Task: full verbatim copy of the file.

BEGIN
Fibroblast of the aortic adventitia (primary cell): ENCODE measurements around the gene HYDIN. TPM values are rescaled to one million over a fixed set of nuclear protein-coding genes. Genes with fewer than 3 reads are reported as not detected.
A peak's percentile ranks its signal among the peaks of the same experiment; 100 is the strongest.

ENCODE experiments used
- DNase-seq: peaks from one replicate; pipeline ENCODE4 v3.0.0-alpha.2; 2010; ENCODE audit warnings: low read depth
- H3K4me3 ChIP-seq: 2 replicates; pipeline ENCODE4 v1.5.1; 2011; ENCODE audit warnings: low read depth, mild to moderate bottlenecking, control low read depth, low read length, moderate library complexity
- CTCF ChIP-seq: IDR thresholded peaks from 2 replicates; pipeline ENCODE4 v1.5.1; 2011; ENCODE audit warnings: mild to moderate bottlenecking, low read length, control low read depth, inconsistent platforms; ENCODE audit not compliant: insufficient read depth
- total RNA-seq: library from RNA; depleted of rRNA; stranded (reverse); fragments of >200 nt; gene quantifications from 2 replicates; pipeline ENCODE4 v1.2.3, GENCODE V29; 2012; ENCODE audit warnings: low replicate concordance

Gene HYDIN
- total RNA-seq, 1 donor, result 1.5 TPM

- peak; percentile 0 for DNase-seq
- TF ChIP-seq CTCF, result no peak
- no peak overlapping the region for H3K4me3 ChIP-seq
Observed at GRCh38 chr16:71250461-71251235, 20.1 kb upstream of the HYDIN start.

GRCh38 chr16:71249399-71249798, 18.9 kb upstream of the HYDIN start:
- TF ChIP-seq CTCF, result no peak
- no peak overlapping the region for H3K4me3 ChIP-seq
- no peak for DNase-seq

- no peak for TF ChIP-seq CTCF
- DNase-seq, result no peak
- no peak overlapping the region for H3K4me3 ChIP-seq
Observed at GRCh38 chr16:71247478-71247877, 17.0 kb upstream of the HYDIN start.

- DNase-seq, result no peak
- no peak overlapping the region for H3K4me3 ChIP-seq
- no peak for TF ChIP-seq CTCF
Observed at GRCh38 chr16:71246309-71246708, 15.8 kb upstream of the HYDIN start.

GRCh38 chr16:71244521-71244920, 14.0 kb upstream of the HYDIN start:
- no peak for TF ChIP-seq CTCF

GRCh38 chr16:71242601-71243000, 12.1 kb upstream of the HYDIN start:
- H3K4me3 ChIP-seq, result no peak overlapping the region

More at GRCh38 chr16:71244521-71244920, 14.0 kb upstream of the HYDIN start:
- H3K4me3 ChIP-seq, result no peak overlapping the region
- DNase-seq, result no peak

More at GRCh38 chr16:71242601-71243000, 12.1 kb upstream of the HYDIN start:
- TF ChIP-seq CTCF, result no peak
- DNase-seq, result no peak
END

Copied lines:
Fibroblast of the aortic adventitia (primary cell): ENCODE measurements around the gene HYDIN. TPM values are rescaled to one million over a fixed set of nuclear protein-coding genes. Genes with fewer than 3 reads are reported as not detected.
A peak's percentile ranks its signal among the peaks of the same experiment; 100 is the strongest.

ENCODE experiments used
- DNase-seq: peaks from one replicate; pipeline ENCODE4 v3.0.0-alpha.2; 2010; ENCODE audit warnings: low read depth
- H3K4me3 ChIP-seq: 2 replicates; pipeline ENCODE4 v1.5.1; 2011; ENCODE audit warnings: low read depth, mild to moderate bottlenecking, control low read depth, low read length, moderate library complexity
- CTCF ChIP-seq: IDR thresholded peaks from 2 replicates; pipeline ENCODE4 v1.5.1; 2011; ENCODE audit warnings: mild to moderate bottlenecking, low read length, control low read depth, inconsistent platforms; ENCODE audit not compliant: insufficient read depth
- total RNA-seq: library from RNA; depleted of rRNA; stranded (reverse); fragments of >200 nt; gene quantifications from 2 replicates; pipeline ENCODE4 v1.2.3, GENCODE V29; 2012; ENCODE audit warnings: low replicate concordance

Gene HYDIN
- total RNA-seq, 1 donor, result 1.5 TPM

- peak; percentile 0 for DNase-seq
- TF ChIP-seq CTCF, result no peak
- no peak overlapping the region for H3K4me3 ChIP-seq
Observed at GRCh38 chr16:71250461-71251235, 20.1 kb upstream of the HYDIN start.

GRCh38 chr16:71249399-71249798, 18.9 kb upstream of the HYDIN start:
- TF ChIP-seq CTCF, result no peak
- no peak overlapping the region for H3K4me3 ChIP-seq
- no peak for DNase-seq

- no peak for TF ChIP-seq CTCF
- DNase-seq, result no peak
- no peak overlapping the region for H3K4me3 ChIP-seq
Observed at GRCh38 chr16:71247478-71247877, 17.0 kb upstream of the HYDIN start.

- DNase-seq, result no peak
- no peak overlapping the region for H3K4me3 ChIP-seq
- no peak for TF ChIP-seq CTCF
Observed at GRCh38 chr16:71246309-71246708, 15.8 kb upstream of the HYDIN start.

GRCh38 chr16:71244521-71244920, 14.0 kb upstream of the HYDIN start:
- no peak for TF ChIP-seq CTCF

GRCh38 chr16:71242601-71243000, 12.1 kb upstream of the HYDIN start:
- H3K4me3 ChIP-seq, result no peak overlapping the region

More at GRCh38 chr16:71244521-71244920, 14.0 kb upstream of the HYDIN start:
- H3K4me3 ChIP-seq, result no peak overlapping the region
- DNase-seq, result no peak

More at GRCh38 chr16:71242601-71243000, 12.1 kb upstream of the HYDIN start:
- TF ChIP-seq CTCF, result no peak
- DNase-seq, result no peak